In the fourth volume of Nightschool: The Weirn Books, you unveiled some big things that had been built up: the details of Alex and Ronee’s curses most notably, but also how much of a bad-ass Principal Chen is at fighting. What’s that like for you seeding these things that you and the reader won’t fully see for years later?
Excruciating. Even with the character secrets already revealed in the four books, there are way more seeds that have been planted. I barely scratched the surface of the world and the characters with the first story arc.
The fourth volume felt like a bit of a finale, but you said you wanted to do more after Witch & Wizard. Is that still the case, for more Nightschool in the future?
As far as I know there is a plan to have more books, but just no idea as to when. Fingers crossed that it’ll be soon, I’m so anxious to get back to it!!
For almost your entire career you’ve worked on long-form work – 10 graphic novels by my count, back-to-back, in 8 years. You started out doing serialized webcomics, but how does it feel to squirrel yourself away for a year and a book come out versus the more frequent nature of serialized comics, either online or in print as comic books?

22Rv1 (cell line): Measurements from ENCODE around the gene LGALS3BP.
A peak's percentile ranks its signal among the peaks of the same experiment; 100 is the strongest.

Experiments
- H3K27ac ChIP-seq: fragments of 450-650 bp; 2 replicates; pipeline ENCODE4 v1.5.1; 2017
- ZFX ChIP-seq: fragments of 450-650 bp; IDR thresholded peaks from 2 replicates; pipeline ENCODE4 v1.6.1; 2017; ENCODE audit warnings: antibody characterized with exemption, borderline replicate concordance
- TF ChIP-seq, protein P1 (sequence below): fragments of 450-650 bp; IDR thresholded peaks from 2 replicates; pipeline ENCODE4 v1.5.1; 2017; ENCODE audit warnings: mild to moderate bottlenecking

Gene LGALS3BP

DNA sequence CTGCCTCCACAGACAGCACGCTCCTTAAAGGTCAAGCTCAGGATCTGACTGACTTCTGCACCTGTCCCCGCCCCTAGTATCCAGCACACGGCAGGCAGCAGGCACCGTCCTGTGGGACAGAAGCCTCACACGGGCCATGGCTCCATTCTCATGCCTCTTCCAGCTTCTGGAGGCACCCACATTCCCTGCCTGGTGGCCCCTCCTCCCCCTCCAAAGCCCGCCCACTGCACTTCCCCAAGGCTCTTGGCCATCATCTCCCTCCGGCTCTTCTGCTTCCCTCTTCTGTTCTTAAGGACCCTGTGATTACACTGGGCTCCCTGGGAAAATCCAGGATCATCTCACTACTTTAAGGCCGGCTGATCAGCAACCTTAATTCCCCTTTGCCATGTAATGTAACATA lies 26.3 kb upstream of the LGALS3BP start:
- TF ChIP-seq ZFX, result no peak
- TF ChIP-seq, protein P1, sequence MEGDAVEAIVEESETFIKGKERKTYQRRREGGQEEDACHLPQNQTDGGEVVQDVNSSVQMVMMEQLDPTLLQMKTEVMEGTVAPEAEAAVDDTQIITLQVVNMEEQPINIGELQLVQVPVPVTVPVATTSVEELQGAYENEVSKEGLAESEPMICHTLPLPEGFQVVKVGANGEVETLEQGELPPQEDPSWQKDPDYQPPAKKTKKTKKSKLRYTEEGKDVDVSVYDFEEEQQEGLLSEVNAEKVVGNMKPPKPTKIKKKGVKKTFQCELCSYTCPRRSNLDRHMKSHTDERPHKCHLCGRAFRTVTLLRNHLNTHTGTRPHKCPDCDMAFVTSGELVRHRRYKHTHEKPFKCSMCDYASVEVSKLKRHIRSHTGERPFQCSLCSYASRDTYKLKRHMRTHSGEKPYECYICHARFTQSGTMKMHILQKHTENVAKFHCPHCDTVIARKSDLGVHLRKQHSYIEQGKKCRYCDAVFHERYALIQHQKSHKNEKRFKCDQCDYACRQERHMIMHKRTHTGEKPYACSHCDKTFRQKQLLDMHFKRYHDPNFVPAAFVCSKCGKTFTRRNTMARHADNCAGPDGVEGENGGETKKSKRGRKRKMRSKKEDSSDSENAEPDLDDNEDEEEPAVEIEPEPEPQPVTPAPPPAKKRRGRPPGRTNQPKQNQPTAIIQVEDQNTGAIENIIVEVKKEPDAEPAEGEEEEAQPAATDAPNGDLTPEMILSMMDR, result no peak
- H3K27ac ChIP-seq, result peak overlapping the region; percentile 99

Well, I’m squirreled away in my studio either way, so that part’s not different. But it sure takes way longer to wait for readers’ feedback with long-form works! Webcomics are much more immediate in terms of that connection with the reader, it’s really satisfying. I miss doing webcomics a lot and plan to go back to the ones I have on hiatus. I’m veeeerrrry slowly slogging through 100+ pages of Night Silver—reformatting them for print and web re-serialization.
What do you do when you finish drawing a book? Movies have wrap parties, but you’re just one person – -what do you do for yourself?
Getting a book to the finish line usually means a LOT of late-nighters, so the first thing I do is sleep and nurse my aching drawing hand. And then I have a little celebration with my family. And then I venture back out into the world to shock my friends with the news that I didn’t, in fact, expire at my desk.
You’re pretty much a decade in to the comics business – what big goals do you still have for yourself?
My big goal is to keep making comics and telling my stories, whichever way I can. Another decade in the comics business would also be great, but it’s an ever-shifting and hazardous landscape, so I’m making no bets. Luckily, all I ever needed to make comics was a pencil, some paper, and a story that wanted to come out–so I think I’m all set, come what may. Yay, comics! <3